"Throughout the 19th century, and well into the 20th, the reduction of work-time was one of the nation's most pressing issues," professor Juliet B. Schor wrote in her seminal 1991 book The Overworked American: The Unexpected Decline of Leisure. "Through the Depression, hours remained a major social preoccupation. Today these debates and conflicts are long forgotten."
"By today, it was estimated that we could have either a 22-hour week, a six-month work-year, or a standard retirement age of 38," Schor wrote, citing a 1958 study and testimony to Congress in 1967.
But that didn't happen. Instead, declining work hours leveled off in the late 1940s even as worker productivity grew rapidly, increasing an average of 3 percent per year 1948-1968. Then, in the 1970s, workers in the US began to work steadily more hours each week while their European counterparts moved in the opposite direction.
Writer David Spencer in The Guardian UK in February wrote, "Why work more? We should be working less for a better quality of life: Our society tolerates long working hours for some and zero hours for others. This doesn't make sense.” He cites practical benefits of working less, from reducing unemployment to increasing the productivity and happiness of workers, and cites a long and varied philosophical history supporting this forgotten goal, including opposing economists John Maynard Keynes and Karl Marx who thought “that under communism work in the 'realm of necessity' could be fulfilling as it would elicit and harness the creativity of workers. [Marx’s son-in-law, Paul Lafargue wrote the seminal work, “The Right to be Lazy”.]
Whatever irksome work remained in realm of necessity could be lessened by the harnessing of technology," Spencer wrote. He also cited Bertrand Russell's 1932 essay, "In Praise of Idleness," in which he reasoned that working a four-hour day would cure many societal ills. "I think that there is far too much work done in the world, that immense harm is caused by the belief that work is virtuous, and that what needs to be preached in modern industrial countries is quite different from what always has been preached," Russell wrote.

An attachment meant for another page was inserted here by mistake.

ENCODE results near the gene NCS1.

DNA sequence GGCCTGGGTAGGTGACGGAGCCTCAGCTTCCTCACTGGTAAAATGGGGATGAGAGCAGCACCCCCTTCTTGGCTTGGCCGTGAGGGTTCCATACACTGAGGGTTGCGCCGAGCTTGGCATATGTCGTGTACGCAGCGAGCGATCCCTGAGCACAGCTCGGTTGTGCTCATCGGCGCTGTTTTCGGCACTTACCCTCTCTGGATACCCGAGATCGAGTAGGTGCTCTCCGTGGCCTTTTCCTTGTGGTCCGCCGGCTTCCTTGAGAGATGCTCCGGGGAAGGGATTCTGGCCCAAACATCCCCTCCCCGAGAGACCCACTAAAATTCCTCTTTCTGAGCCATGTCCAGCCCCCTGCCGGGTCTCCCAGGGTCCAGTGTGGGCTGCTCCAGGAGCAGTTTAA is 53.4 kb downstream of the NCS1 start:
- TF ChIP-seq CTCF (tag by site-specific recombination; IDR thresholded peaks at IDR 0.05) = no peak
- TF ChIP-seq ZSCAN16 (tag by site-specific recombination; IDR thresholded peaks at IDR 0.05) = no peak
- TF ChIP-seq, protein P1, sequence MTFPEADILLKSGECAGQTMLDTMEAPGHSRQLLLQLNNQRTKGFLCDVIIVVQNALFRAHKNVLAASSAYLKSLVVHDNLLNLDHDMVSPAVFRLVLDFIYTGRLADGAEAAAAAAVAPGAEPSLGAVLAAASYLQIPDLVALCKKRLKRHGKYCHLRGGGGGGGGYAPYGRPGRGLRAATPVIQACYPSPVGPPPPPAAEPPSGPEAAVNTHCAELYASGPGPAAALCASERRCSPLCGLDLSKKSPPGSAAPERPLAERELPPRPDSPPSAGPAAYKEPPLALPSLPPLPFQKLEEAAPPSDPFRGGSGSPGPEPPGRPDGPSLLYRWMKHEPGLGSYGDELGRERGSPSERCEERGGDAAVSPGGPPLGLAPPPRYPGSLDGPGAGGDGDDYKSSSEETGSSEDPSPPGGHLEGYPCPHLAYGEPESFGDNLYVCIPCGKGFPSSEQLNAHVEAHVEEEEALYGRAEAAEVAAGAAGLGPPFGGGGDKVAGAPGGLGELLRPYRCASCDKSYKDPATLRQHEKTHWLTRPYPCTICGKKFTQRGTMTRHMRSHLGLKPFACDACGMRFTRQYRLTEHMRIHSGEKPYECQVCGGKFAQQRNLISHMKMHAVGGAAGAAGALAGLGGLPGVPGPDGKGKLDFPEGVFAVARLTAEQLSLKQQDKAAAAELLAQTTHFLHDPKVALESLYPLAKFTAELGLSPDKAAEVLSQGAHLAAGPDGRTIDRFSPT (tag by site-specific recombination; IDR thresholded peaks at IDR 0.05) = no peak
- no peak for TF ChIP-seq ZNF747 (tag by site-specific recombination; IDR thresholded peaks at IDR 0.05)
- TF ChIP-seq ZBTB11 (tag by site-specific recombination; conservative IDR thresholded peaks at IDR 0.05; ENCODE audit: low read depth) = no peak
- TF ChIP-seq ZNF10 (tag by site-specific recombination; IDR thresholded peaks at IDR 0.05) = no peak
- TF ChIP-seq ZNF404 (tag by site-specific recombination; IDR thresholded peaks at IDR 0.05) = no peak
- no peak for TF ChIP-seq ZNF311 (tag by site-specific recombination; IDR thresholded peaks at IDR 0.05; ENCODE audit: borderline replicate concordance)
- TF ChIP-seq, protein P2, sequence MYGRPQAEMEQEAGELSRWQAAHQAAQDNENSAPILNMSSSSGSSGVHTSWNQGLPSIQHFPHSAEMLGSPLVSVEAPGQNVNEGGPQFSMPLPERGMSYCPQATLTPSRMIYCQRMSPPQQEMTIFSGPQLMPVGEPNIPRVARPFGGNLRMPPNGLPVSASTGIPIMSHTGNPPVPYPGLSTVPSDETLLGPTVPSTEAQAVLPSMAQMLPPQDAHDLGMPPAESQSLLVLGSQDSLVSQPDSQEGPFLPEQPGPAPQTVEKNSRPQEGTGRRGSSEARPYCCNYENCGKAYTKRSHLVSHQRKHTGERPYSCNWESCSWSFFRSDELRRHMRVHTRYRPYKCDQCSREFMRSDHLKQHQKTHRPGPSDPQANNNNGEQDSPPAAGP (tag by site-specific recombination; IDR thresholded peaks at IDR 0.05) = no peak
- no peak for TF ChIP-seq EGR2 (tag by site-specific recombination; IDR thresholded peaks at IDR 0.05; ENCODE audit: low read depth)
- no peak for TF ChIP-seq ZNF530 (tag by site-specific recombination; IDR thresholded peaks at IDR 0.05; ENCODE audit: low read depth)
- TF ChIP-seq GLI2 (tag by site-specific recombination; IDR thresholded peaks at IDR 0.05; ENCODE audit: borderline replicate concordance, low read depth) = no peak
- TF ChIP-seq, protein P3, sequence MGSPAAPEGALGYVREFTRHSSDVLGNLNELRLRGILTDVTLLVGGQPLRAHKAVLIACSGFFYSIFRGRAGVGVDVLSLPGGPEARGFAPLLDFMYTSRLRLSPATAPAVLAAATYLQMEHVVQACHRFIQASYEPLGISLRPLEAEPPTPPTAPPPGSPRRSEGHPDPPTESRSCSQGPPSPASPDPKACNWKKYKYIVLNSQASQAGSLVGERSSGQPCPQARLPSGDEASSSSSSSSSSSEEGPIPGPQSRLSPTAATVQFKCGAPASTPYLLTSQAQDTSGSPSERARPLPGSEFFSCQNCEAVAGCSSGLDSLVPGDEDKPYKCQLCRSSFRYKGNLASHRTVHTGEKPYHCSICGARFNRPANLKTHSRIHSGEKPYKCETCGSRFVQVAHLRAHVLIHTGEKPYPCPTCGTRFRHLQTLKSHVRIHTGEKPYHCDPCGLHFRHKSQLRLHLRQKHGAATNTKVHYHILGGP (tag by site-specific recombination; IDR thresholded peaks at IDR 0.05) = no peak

Spencer concluded his article by writing, "Ultimately, the reduction in working time is about creating more opportunities for people to realize their potential in all manner of activities including within the work sphere. Working less, in short, is about allowing us to live more."
Carol Zabin — research director for the Center for Labor Research and Education at UC Berkeley, who has studied the relation between jobs and climate change explains the main stumbling block was a political one, rooted in the assumption that American-style capitalism, based on conspicuous consumption, would continue more or less as is. "Politically, reducing economic growth is really, really unviable," noting how that would hurt the working class. "It seems a little utopian when we have a problem we need to address by reducing energy use," Zabin said before finally taking that next logical step: "If we had socialism and central planning, we could shut the whole thing down a notch." Instead, we have capitalism, and she said, "we have a climate problem that is probably not going to be solved anyway."
So we have capitalism and unchecked global warming, or we can have a more sustainable system and socialism. Hmm, which one should we pick? Capitalism has given us great abundance, more than we need and more than we can safely sustain, so let's talk about slowing things down.
"There's a huge amount of work going on in society that nobody wants to do and nobody should do," Author and historian Chris Carlsson said, imagining a world where economic desperation didn't dictate the work we do. "Most of us would be free to do what we want to do, and most of us would do useful things."
Taken from an article on the Common Dreams website
Arguments for a 4-hour day by the Industrial Workers of the World can be read here